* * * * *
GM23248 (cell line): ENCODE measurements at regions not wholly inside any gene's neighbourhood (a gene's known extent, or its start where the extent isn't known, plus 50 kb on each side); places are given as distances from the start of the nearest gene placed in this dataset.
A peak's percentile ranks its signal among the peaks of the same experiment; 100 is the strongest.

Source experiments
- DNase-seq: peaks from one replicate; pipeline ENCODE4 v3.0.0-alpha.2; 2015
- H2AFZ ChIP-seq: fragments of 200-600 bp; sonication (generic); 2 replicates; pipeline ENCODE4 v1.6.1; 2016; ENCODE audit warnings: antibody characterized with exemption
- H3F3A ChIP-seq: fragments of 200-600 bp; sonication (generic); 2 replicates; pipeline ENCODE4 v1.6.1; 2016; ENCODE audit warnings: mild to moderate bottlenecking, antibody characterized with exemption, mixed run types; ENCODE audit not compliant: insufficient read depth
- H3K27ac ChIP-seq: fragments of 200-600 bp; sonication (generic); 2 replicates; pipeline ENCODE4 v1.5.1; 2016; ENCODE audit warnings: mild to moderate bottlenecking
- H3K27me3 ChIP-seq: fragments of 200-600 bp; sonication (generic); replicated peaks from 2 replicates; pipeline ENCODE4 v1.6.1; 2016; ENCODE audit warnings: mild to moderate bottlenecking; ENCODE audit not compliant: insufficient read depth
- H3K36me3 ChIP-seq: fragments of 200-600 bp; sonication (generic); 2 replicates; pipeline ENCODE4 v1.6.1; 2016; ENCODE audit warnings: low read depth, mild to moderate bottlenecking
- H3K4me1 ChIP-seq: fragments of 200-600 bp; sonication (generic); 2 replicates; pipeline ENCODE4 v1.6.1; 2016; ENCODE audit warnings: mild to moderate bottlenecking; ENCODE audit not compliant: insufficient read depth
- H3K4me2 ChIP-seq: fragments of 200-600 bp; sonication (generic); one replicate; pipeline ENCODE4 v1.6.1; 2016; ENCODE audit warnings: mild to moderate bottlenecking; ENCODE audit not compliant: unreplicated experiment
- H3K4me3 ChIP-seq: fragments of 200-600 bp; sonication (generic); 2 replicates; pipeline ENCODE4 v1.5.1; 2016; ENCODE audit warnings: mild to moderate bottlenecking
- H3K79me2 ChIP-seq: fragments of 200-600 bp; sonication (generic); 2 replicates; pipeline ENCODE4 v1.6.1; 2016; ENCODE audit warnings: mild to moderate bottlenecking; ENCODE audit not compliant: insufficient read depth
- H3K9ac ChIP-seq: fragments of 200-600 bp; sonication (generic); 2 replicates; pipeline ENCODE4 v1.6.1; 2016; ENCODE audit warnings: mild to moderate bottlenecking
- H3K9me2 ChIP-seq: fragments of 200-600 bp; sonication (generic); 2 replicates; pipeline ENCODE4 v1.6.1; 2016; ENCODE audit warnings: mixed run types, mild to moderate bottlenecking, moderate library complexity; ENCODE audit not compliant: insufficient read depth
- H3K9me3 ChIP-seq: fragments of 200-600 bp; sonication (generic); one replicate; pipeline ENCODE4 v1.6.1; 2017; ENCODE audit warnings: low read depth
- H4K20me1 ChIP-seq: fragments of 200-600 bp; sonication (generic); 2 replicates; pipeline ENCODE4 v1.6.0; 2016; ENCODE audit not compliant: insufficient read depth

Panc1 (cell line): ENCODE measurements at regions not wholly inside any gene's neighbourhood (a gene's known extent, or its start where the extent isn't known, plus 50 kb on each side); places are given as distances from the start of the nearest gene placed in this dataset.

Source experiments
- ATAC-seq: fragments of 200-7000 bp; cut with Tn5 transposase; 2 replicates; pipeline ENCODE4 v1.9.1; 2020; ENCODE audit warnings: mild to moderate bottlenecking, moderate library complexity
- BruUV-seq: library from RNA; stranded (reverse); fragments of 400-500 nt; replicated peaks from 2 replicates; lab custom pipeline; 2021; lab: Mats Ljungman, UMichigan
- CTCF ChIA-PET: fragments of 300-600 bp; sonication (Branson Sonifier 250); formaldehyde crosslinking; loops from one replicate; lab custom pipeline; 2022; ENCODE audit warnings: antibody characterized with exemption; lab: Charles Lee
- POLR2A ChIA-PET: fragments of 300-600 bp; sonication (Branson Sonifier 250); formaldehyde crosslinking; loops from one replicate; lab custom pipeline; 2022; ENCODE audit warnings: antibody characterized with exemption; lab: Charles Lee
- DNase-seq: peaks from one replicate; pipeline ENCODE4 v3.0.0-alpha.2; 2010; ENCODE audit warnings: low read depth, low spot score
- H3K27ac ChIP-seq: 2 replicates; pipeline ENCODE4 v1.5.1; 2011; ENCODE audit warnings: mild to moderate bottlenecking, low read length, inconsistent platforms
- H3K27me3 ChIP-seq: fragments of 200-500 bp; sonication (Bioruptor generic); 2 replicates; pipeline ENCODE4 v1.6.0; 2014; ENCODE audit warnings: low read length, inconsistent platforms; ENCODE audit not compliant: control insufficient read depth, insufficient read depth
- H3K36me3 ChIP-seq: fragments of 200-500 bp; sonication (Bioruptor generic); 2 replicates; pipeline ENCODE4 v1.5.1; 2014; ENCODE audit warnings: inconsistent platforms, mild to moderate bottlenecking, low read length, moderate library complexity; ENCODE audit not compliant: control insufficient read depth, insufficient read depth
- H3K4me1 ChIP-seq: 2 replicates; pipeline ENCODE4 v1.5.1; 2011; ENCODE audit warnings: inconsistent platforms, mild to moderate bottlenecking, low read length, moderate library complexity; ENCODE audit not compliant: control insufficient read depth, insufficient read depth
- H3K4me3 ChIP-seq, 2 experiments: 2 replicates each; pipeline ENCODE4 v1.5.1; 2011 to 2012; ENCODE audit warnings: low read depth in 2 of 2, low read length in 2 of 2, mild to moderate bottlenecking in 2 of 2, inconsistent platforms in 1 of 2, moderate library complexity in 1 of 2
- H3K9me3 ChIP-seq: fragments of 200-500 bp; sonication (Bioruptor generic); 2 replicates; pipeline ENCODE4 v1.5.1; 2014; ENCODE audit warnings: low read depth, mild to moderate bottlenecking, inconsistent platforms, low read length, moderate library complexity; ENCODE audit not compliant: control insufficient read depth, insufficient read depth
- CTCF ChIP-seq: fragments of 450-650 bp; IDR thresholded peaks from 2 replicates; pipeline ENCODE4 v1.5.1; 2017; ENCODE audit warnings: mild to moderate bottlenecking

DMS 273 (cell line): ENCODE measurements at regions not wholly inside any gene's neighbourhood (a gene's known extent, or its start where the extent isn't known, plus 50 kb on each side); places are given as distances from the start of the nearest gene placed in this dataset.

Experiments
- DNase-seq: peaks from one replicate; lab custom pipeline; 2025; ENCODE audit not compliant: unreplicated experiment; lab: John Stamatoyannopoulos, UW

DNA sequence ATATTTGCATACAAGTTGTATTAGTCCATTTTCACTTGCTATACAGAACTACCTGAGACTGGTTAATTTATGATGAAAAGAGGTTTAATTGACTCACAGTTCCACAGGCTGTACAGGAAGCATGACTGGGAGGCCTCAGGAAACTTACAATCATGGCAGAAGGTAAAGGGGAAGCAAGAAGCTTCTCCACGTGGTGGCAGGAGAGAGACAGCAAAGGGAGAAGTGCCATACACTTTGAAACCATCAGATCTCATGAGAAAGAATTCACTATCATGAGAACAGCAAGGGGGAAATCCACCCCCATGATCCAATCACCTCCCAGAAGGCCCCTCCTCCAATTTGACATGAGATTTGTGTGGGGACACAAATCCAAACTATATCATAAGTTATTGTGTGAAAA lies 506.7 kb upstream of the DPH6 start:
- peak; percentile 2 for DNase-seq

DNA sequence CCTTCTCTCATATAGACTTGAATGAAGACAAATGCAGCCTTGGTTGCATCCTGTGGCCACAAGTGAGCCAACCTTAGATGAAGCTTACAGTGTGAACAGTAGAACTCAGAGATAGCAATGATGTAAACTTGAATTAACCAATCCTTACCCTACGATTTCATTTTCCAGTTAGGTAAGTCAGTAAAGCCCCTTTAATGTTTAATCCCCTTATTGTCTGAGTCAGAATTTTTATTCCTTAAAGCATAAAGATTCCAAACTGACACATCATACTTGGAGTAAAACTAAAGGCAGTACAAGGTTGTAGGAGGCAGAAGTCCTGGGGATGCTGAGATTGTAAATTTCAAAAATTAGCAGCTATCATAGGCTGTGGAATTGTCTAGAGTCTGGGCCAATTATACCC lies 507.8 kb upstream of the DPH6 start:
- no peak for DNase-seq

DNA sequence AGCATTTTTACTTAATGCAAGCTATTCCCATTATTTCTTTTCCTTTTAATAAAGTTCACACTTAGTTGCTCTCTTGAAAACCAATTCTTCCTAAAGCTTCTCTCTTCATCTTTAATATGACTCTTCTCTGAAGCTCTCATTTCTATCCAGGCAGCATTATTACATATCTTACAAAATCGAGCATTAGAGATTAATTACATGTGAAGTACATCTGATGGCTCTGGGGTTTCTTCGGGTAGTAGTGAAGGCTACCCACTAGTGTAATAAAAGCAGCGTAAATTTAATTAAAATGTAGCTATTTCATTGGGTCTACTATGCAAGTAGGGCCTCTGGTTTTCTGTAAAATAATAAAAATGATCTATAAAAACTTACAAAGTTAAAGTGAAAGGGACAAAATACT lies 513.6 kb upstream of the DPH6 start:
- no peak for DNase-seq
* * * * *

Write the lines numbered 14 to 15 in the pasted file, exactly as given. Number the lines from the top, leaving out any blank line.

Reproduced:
- H3K9ac ChIP-seq: fragments of 200-600 bp; sonication (generic); 2 replicates; pipeline ENCODE4 v1.6.1; 2016; ENCODE audit warnings: mild to moderate bottlenecking
- H3K9me2 ChIP-seq: fragments of 200-600 bp; sonication (generic); 2 replicates; pipeline ENCODE4 v1.6.1; 2016; ENCODE audit warnings: mixed run types, mild to moderate bottlenecking, moderate library complexity; ENCODE audit not compliant: insufficient read depth